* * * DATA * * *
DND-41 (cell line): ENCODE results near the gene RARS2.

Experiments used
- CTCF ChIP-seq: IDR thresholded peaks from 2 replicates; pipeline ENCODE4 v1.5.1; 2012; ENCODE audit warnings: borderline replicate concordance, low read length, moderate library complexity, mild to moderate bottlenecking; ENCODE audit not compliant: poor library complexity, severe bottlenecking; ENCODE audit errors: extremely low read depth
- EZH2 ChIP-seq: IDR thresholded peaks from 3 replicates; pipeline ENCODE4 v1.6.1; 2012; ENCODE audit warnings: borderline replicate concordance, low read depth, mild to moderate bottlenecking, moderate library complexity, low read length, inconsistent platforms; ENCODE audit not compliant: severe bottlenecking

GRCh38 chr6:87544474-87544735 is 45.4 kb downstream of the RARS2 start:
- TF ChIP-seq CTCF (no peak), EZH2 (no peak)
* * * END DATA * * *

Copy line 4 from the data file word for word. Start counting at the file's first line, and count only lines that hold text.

- EZH2 ChIP-seq: IDR thresholded peaks from 3 replicates; pipeline ENCODE4 v1.6.1; 2012; ENCODE audit warnings: borderline replicate concordance, low read depth, mild to moderate bottlenecking, moderate library complexity, low read length, inconsistent platforms; ENCODE audit not compliant: severe bottlenecking